The Wolverine

August 2021

The Wolverine: Covering University of Michigan Football and Sports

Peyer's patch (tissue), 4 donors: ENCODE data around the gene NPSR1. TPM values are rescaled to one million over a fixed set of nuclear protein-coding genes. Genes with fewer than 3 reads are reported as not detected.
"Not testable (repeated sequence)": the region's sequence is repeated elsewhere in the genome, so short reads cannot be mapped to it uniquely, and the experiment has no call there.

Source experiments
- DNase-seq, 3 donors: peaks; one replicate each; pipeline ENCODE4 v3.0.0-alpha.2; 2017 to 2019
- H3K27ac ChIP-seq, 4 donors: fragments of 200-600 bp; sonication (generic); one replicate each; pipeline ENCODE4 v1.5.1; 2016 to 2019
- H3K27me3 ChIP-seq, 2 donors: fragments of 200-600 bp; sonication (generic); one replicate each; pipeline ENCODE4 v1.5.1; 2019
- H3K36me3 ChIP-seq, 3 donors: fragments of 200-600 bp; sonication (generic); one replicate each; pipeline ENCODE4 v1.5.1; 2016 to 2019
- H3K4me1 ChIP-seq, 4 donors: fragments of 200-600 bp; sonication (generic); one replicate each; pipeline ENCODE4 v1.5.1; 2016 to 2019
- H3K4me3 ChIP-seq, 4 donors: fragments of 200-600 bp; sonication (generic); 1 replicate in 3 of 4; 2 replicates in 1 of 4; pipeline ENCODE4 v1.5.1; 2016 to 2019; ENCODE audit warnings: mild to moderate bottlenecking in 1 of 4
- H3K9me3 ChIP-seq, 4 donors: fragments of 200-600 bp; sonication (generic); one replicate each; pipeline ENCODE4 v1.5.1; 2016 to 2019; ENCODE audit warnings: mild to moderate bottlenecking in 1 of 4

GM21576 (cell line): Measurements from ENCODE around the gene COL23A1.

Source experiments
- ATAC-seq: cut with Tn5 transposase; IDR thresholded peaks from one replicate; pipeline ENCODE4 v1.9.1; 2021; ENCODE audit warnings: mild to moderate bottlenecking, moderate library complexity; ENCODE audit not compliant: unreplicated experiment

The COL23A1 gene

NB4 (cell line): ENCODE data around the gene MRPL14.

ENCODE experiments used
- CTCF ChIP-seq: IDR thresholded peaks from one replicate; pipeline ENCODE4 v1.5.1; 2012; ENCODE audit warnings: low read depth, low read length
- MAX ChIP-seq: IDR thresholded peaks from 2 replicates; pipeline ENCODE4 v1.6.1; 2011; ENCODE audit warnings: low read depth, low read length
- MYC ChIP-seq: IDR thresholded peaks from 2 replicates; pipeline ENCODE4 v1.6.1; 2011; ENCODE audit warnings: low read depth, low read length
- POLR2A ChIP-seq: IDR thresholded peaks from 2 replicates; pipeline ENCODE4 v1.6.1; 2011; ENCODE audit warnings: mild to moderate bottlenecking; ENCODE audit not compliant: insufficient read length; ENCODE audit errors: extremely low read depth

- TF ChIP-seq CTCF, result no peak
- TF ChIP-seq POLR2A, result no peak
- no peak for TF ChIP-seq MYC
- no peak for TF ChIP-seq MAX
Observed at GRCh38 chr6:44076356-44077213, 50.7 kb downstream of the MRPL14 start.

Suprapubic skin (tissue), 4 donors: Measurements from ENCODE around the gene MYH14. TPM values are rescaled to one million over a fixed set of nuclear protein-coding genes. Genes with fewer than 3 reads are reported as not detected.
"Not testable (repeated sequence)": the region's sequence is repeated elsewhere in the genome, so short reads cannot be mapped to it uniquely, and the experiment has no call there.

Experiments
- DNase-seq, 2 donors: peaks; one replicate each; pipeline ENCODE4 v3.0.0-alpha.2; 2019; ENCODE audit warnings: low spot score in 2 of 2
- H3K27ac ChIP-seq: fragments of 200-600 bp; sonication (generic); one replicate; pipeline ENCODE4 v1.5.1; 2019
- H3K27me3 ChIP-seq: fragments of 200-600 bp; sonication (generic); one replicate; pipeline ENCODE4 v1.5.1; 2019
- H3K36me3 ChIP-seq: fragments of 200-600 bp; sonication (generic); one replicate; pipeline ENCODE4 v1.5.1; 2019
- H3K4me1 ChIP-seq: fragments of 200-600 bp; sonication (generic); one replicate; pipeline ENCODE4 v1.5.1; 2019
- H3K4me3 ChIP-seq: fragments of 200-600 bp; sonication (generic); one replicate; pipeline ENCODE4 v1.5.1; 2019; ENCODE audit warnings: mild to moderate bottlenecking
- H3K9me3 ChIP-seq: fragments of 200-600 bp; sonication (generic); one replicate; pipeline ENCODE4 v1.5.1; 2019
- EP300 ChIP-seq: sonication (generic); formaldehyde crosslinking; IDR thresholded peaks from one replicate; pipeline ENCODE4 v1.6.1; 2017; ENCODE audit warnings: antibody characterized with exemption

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36 THE WOLVERINE AUGUST 2021 BY JOHN BORTON B ev Plocki's talented crew of tumblers didn't allow any space for argument regarding who was best in 2021 — not at the NCAA Championships, and not among athletic programs at Michigan. The Wolverine's Female Team of the Year for 2020-21 couldn't have climbed any higher. Plocki's squad came away as national champions, unassailable in their program-changing rise to the top. With a couple of months perspec- tive, the achievement hasn't grown any less consequential. "Being a sport that isn't a revenue sport, that isn't, typically, always in the headlines, it's awesome to have hope- fully more than just our 15 minutes [of fame]," Plocki acknowledged. "These athletes worked so hard through such an incredibly difficult year. "To be able to sit back and savor the moment a little, with some addi- tional honors, is pretty special." U-M nailed down the championship at Dickies Arena in Ft. Worth, Texas, on May 17. The Wolverines did so via a stunningly sharp finish on the risky beam routine, before a packed house and a national television audience. With everything on the line, Michi- gan's big three delivered in cham- pionship style. Sophomore Sierra Brooks nailed a 9.9625 on the beam. Junior Natalie Wojcik upped the ante with a 9.9875, and junior Abby Heiskell — with all the pressure of a national championship bearing down on her — delivered a 9.9250. Those three also posted the top three NCAA all-around scores in Michigan's history — Brooks at 39.7750, Wojcik at 39.7375 and Heiskell at 39.7250. Since then, the honors — both tan- gible and intangible — have poured in. Some that won't show up in any official awards register rank among the most special, according to Michi- gan's head coach of the past 32 years. "The outreach from our alumni has been really awesome," Plocki assured. "I have a large group of alumni that have always been in touch and have always been supportive. But [this has been] even more and even bigger. "The ones who have always been in touch are just over the moon, so excited and anxious to come back and help celebrate this with us. Ones that haven't been in touch for a while, it's just so nice. Unexpectedly, one day, I got a little flower arrangement from one of our alums that I hadn't heard from in probably six or eight years. "That means the world to me. All of our alumni have a special place in my heart, and I know they go on with their lives. They get consumed with families and children and ca- reers and all the things they have go- ing on. But that has been amazing." Plocki's team — while working hard even now for a repeat perfor- mance in 2021-22 — will continue the celebration a little bit longer. They're planning a special national champi- onship celebration come fall. Women's gymnastics alums will be included in that title-touting party, Plocki noted. "I keep saying, they're the ones that paved the way for us to be set up Sophomore Sierra Brooks, junior Natalie Wojcik and junior Abby Heiskell posted the top three NCAA all-around scores in Michigan's history — Brooks at 39.7750, Wojcik at 39.7375 and Heiskell at 39.7250 — to help U-M claim the national title. PHOTO BY C. MORGAN ENGEL/NCAA PHOTOS VIA GETTY IMAGES WOMEN'S TEAM OF THE YEAR GYMNASTICS VALIANT VICTORS Women's Gymnasts Leave No Doubt About No. 1

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